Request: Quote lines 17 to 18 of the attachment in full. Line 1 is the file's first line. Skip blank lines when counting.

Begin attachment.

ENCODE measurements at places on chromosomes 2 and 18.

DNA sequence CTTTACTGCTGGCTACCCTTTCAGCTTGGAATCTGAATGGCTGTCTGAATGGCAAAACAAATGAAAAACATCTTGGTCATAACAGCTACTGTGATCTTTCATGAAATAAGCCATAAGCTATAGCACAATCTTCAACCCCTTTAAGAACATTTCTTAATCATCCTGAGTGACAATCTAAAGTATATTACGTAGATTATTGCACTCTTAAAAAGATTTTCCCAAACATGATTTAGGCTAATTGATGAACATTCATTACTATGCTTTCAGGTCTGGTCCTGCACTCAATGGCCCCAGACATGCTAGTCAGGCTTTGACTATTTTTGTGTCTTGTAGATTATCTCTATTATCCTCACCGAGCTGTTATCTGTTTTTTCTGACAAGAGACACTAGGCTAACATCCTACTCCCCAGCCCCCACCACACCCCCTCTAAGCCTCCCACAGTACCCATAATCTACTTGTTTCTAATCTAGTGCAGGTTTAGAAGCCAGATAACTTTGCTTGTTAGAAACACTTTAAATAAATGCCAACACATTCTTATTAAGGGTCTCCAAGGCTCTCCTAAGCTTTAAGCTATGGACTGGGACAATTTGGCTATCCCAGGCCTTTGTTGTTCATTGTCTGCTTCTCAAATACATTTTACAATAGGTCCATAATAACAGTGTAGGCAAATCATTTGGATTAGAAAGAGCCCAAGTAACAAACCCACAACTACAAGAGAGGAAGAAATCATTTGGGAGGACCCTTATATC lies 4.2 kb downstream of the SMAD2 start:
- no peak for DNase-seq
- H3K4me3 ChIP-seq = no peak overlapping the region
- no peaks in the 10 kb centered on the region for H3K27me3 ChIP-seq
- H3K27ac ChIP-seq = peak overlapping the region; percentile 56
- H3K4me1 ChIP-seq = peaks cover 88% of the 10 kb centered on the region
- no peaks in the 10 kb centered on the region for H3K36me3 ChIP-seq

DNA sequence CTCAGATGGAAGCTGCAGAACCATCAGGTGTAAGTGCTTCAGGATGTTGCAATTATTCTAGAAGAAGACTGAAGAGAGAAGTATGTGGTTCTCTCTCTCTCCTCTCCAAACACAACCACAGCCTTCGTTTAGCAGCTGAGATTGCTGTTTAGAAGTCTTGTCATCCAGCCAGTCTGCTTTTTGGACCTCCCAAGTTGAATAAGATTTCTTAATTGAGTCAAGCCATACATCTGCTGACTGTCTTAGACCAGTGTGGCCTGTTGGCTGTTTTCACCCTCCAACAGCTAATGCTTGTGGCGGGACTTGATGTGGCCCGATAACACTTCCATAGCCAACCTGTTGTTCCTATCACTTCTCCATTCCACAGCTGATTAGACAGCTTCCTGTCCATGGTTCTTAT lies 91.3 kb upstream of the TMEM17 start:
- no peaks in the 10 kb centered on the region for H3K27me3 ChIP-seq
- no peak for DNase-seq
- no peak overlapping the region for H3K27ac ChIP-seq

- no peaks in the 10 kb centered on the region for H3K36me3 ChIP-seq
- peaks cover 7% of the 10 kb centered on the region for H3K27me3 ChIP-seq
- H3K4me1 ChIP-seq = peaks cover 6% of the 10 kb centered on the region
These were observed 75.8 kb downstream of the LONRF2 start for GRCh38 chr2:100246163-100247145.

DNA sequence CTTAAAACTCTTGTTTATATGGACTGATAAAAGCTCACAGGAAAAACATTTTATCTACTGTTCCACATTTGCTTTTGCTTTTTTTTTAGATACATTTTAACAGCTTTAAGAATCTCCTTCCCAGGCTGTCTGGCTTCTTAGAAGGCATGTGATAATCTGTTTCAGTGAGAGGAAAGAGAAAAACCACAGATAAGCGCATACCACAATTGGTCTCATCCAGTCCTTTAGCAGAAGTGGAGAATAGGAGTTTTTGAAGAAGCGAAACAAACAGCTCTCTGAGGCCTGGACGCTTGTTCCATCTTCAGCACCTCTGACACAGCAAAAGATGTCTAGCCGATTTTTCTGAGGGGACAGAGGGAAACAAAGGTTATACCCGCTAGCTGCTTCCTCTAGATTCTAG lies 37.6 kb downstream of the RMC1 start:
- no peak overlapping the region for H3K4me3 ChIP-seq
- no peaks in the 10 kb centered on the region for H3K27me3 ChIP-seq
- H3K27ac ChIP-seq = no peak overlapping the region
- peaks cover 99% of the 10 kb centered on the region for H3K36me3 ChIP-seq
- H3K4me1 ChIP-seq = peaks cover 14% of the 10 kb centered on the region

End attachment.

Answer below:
DNA sequence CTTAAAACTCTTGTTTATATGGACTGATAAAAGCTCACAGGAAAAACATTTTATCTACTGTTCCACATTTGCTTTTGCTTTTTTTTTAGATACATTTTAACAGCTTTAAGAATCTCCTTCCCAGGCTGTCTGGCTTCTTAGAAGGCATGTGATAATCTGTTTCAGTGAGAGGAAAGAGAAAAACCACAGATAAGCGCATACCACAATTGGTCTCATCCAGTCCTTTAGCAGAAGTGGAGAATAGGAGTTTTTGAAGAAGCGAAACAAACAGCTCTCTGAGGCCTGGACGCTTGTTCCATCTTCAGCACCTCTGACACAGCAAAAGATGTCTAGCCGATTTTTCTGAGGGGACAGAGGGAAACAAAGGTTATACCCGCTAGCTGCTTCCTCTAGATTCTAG lies 37.6 kb downstream of the RMC1 start:
- no peak overlapping the region for H3K4me3 ChIP-seq